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Prefer the New York Strip or the Ribeye? Depending on what you’re looking for in your steak, the right cut can make all the difference. Today, we’re examining two popular cuts and setting the record straight on their distinguishing features: the New York Strip and the Ribeye.


New York Strip vs Ribeye Similarities

Since these two steaks do tend to get confused often, let’s start first with the similarities. The cuts are often of similar size and shape — though the Ribeye can also be sold bone-in — making the first glance nearly identical.

Both are also from a similar area of the cow called the longissimus dorsi, which refer to two muscles along the spine and outside the ribs. While the Ribeye comes from an area close to the neck and along the upper rib cage, the New York Strip is cut from the rear in an area called the short loin primal.

Since both of these cuts come from an underused muscle group, they’re known for their rich flavor and tender meat. However, there are some important differences to know about before you make your selection.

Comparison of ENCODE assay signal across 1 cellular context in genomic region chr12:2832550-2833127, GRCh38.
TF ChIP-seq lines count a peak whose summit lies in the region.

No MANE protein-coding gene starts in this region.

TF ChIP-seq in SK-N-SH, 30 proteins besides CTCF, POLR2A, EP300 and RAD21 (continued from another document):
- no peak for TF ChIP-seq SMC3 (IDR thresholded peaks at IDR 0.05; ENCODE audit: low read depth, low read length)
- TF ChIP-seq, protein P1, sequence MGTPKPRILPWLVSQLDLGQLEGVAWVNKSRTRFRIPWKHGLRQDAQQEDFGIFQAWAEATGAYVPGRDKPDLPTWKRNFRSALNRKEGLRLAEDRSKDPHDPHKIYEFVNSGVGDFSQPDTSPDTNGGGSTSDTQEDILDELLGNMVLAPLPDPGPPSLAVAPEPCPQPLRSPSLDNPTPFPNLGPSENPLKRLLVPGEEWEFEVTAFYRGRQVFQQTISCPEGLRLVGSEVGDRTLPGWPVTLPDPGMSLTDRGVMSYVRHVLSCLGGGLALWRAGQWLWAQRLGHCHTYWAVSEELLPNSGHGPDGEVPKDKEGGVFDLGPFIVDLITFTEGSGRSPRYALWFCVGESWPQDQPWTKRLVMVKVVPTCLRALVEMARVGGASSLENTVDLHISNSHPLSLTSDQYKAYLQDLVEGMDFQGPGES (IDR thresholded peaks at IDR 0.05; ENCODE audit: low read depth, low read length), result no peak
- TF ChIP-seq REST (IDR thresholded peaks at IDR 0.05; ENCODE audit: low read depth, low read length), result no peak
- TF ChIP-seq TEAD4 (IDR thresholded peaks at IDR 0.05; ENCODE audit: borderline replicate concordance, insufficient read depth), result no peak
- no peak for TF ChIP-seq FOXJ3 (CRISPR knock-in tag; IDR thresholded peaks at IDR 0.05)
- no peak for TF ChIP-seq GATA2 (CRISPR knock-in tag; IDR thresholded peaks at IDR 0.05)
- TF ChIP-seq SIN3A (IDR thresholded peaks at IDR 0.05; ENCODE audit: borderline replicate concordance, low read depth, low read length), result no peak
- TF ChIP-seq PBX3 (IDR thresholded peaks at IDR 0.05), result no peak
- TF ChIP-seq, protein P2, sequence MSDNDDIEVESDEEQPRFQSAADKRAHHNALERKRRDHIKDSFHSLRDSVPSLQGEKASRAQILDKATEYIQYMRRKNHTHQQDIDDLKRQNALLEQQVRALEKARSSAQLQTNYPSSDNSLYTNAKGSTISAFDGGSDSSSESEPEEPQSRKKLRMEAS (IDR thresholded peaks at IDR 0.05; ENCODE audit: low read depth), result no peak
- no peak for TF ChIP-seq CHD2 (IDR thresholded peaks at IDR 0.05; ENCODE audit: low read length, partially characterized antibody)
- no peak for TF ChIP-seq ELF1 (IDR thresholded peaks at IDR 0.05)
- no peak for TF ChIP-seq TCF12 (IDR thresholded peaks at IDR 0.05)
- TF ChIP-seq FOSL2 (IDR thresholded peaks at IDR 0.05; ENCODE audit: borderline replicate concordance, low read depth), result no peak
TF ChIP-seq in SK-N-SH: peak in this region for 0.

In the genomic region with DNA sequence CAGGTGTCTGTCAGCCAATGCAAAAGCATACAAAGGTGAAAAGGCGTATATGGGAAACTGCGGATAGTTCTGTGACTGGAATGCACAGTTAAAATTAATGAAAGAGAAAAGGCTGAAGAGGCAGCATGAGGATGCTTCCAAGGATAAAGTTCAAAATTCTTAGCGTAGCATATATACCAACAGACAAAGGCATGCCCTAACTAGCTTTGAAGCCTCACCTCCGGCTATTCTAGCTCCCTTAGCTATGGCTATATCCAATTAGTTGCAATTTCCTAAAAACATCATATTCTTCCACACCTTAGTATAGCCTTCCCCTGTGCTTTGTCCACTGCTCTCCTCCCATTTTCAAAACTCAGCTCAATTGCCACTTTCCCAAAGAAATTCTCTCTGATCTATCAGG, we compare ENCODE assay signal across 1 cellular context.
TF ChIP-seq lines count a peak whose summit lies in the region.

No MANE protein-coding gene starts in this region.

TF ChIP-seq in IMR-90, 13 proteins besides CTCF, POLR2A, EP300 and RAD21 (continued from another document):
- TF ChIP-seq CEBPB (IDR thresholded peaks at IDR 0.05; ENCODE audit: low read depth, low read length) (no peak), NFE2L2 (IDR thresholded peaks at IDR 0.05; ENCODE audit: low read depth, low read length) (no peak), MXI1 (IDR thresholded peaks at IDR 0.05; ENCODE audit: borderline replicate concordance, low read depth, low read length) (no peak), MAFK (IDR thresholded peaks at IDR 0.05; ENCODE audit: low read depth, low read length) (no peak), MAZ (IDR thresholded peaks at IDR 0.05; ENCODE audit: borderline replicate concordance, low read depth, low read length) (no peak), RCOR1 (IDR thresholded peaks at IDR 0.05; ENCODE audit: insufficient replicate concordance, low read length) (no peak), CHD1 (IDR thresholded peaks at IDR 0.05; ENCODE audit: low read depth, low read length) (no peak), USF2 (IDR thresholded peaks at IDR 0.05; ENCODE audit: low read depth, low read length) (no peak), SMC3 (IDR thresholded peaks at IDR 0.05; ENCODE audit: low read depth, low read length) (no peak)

New York Strip vs Ribeye


New York Strip vs Ribeye Differences

The biggest visual difference between a Ribeye steak and a New York Strip is the fat distribution. While a Ribeye is marbled throughout the meat, the Strip is more often characterized by a thick rim of fat. Because this rim of fat is so thick, it typically goes uneaten and only serves to add to the rich flavor of the rest of the steak.

And speaking of flavor, the fat marbling in the Ribeye makes it slightly richer and more tender than the New York Strip, which has a tighter texture. This causes the Strip to have more of the signature steak “chew,” as opposed to the Ribeye, which is smoother. However, it’s important to note that a properly cooked Strip still shouldn’t be tough — it still has internal marbling, just not quite as much.

Since the composition of these steaks is quite different, the preferred cooking method is as well. Here’s the best way to cook each:

  • Ribeye: The high fat content of the Ribeye can cause fiery flare-ups, so many chefs recommend a “two-zone grilling” method, where you can sear the steak on high and then finish it on medium. Alternatively, you could us a reverse sear method where you first cook the steak in the oven, then sear to finish.
  • New York Strip: To keep this meat tender, it’s best cook hot and fast. Whether on a grill or pan fried, use hot heat and turn every 30 seconds for an even cook and nice sear.


Which is the right steak for you?

Now that you understand the difference between the New York Strip and the Ribeye, which one is your preferred cut? There are certainly pros and cons to each, but here’s the good news: you really can’t go wrong. Both of these high-quality steaks are full of flavor and can satisfy any meat lovers craving. Plus, with seven nights of dinner each week…who says you have to choose?


New York Strip vs Ribeye


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